Last year, the Council passed Grosso’s Student Loan Ombudsman Establishment and Servicing Regulation Act of 2016. It established a student loan ombudsman in the Department of Insurance, Securities and Banking empowered to establish licensing requirements for student loan servicers in the city.  The office is also charged with informing D.C. residents about their options when seeking student loans and when working to repay them.

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Student Loan Debt Forgiveness Act of 2017

Student Loan Debt Forgiveness Act of 2017 

Introduced: October 3, 2017

Co-introducers: Councilmembers Elissa Silverman, Brianne K. Nadeau, and Trayon White

FACT SHEET | BILL TEXT

Summary: To establish a student loan debt forgiveness program for residents of the District.

Councilmember Grosso's Introduction Statement:

Currently, the national student debt exceeds $1.3 trillion, surpassing all other types of non-mortgage debt.

As one of the most educated cities in the U.S., the District of Columbia is home to several reputable colleges and universities; so it should come as little surprise that our residents experience significant student indebtedness.

In fact, the District of Columbia maintains the highest concentration of student debtors in the country.  Just last week, the U.S. Department of Education released state-specific information on student debt, for the first time ever.  According to their analysis, D.C. residents owe $5.6 billion dollars in federal student loans with 112,200 student loan borrowers in our city.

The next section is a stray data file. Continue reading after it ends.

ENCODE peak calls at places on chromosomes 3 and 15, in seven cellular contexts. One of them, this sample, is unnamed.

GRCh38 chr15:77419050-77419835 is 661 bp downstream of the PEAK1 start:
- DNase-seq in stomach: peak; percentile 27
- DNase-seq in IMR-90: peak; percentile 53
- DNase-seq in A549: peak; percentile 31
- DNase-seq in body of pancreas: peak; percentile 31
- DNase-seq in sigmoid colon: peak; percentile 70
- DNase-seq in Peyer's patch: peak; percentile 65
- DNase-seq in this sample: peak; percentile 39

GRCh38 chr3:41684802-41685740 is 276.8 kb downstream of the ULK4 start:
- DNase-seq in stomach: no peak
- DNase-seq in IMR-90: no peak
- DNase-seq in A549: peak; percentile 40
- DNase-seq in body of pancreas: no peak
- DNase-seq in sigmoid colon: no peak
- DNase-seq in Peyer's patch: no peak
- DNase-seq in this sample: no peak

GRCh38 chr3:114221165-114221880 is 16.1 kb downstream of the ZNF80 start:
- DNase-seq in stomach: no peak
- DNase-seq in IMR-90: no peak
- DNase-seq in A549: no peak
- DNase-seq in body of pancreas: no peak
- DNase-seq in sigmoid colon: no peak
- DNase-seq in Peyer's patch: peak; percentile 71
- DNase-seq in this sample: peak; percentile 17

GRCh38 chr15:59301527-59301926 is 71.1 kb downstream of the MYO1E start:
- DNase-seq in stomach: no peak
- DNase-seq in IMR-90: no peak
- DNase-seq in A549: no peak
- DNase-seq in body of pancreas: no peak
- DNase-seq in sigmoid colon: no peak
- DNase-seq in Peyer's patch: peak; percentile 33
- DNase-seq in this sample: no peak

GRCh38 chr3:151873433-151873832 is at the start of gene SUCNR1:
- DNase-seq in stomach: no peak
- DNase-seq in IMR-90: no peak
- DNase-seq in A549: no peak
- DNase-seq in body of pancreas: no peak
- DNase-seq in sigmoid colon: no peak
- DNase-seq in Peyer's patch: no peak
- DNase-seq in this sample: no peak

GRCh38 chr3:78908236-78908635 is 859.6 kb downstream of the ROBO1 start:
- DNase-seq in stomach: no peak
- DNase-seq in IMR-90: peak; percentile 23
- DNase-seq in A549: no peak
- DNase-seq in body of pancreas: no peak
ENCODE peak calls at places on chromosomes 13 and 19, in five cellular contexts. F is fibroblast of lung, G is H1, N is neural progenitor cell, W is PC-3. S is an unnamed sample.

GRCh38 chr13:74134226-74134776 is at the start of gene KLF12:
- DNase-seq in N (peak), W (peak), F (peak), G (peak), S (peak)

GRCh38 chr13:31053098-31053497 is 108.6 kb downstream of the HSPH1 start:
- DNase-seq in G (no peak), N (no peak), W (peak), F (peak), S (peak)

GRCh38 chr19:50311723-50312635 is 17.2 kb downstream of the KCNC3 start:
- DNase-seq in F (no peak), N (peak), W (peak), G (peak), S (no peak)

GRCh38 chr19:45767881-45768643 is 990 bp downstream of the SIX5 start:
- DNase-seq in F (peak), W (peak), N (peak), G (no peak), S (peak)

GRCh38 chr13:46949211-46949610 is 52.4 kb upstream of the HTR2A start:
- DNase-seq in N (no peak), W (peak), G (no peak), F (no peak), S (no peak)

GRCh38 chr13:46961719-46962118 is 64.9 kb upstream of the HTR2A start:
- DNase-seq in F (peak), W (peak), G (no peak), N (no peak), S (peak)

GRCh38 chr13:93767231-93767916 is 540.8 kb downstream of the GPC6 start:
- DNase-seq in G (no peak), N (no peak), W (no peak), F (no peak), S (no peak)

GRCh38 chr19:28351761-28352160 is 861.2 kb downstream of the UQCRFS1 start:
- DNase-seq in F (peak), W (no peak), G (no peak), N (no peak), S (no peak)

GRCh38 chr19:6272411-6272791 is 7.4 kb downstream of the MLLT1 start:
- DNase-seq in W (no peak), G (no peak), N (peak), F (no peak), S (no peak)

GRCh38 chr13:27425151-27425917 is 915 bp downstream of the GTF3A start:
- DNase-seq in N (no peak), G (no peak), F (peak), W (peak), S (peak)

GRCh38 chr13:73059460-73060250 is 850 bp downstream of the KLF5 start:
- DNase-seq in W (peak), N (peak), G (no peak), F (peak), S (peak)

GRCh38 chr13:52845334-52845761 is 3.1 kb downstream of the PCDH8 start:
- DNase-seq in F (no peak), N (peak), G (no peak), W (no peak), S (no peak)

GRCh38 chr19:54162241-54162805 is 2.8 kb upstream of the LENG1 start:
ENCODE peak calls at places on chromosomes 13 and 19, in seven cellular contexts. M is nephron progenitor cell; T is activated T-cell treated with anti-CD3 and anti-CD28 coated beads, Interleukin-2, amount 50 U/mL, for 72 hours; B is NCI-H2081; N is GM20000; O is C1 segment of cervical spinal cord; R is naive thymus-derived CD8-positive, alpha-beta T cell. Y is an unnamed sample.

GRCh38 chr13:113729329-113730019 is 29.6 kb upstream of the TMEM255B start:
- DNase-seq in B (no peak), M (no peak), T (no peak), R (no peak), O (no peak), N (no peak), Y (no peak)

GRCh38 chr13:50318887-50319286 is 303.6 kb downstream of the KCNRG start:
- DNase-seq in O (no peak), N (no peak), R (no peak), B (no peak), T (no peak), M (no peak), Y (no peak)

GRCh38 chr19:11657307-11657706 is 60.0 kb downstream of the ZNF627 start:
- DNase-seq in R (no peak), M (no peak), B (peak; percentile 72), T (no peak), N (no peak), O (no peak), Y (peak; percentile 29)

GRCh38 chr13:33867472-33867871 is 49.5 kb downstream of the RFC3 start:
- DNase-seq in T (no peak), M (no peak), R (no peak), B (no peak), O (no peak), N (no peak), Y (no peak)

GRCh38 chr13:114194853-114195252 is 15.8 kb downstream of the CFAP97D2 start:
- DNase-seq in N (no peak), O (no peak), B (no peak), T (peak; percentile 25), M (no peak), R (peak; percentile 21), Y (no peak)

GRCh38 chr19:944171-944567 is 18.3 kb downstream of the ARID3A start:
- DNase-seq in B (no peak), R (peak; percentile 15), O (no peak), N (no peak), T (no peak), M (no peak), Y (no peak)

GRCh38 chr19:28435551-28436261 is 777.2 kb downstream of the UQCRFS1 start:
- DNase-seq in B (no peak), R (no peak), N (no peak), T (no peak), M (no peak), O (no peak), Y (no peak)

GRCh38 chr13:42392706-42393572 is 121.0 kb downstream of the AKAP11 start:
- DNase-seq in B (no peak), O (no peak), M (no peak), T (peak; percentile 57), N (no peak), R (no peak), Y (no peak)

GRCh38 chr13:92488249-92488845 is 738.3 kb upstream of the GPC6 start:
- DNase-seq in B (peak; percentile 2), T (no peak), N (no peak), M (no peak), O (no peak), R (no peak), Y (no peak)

Repayment of this type of debt is challenging generally, but it is especially difficult for students who attend community college or for-profit colleges for some time, but never earn a degree or certificate.

Making matters worse, here in D.C. our communities of color are being hardest hit by student debt, as residents East of the River are three times more likely to be at least 9 months behind on their loan payments, than residents in the rest of the city who carry twice as much debt.

The negative impact of educational borrowing on a borrower’s potential wealth accumulation cannot be overstated. Carrying a high amount of student debt can severely limit an individual’s purchasing power and can have a detrimental effect on the greater economy.  Increased student debt impairs home sales, decreases retirement security, stifles entrepreneurship and discourages individuals from seeking careers that require additional education.